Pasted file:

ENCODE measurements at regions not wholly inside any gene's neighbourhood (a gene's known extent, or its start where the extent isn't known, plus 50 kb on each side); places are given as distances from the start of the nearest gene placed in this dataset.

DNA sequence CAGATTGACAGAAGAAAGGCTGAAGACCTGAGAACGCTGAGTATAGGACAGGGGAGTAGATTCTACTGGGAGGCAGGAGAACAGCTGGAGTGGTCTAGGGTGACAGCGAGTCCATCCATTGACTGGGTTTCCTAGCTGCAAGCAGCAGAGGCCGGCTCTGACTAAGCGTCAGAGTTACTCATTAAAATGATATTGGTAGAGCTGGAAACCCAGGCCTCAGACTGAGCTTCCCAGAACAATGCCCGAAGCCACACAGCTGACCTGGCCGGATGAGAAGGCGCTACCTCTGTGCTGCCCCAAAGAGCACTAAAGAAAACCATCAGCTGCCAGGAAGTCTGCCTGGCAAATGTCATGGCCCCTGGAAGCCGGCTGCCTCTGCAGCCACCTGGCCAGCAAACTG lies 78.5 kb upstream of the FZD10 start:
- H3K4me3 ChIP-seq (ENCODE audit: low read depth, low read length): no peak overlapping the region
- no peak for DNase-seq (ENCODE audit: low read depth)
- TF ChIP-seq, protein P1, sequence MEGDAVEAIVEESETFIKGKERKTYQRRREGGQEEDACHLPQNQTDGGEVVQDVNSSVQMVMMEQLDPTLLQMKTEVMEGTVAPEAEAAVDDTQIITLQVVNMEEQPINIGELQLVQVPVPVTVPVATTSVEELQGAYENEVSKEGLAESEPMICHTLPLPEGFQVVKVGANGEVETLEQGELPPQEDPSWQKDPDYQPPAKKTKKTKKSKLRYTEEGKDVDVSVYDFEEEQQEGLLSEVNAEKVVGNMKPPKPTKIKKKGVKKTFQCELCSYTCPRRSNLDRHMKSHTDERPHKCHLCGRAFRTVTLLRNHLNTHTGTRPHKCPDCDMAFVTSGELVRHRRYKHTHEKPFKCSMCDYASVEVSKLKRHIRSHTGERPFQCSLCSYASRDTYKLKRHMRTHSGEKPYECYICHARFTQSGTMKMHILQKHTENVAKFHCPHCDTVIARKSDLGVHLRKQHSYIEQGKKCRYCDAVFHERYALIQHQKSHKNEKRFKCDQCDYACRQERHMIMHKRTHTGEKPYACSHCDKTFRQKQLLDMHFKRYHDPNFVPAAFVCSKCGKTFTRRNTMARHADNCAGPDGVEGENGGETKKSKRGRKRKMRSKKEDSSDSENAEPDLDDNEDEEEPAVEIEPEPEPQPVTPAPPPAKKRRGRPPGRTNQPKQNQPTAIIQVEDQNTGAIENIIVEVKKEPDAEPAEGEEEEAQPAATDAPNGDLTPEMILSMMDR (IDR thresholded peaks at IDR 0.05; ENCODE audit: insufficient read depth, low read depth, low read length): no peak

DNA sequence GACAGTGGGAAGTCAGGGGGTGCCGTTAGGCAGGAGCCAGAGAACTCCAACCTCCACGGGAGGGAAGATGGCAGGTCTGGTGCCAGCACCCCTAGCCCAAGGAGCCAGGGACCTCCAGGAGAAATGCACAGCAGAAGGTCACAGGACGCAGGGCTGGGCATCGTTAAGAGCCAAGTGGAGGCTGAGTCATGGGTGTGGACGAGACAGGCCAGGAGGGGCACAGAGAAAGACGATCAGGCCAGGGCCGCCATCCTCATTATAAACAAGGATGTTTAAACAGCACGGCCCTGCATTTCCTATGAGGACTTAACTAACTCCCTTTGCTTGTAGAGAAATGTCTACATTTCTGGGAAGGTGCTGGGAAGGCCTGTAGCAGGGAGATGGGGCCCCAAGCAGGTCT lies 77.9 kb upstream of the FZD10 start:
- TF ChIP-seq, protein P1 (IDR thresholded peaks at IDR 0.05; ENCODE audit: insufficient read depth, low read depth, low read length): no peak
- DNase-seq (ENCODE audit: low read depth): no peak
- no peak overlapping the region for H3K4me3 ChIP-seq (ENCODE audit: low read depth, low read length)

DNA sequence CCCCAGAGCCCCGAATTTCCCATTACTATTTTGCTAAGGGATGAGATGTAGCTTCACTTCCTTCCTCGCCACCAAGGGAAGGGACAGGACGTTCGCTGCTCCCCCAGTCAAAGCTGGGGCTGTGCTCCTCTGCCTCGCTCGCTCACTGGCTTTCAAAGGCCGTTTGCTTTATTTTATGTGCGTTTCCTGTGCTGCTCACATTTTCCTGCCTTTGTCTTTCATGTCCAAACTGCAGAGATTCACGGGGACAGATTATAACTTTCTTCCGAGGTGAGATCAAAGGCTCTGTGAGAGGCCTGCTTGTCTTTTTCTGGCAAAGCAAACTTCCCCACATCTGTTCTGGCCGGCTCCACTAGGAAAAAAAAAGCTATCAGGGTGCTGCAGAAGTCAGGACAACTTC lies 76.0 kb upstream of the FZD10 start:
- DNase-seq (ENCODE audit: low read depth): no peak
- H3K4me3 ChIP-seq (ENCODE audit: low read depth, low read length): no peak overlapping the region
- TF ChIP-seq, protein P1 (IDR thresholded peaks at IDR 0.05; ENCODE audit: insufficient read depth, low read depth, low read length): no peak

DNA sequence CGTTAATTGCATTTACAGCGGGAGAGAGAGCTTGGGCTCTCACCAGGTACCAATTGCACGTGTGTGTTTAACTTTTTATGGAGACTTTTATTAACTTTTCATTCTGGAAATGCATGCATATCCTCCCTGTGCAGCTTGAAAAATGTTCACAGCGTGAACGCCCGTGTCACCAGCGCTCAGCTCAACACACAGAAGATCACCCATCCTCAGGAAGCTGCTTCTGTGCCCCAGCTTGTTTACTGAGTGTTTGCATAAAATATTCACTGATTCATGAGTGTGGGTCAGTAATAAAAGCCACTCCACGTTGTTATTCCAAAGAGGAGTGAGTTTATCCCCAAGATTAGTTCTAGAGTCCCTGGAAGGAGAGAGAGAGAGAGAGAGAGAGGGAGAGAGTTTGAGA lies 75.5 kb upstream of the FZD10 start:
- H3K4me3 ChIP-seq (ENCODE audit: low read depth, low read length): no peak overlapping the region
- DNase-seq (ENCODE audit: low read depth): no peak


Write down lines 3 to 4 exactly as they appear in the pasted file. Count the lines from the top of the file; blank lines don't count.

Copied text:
- H3K4me3 ChIP-seq (ENCODE audit: low read depth, low read length): no peak overlapping the region
- no peak for DNase-seq (ENCODE audit: low read depth)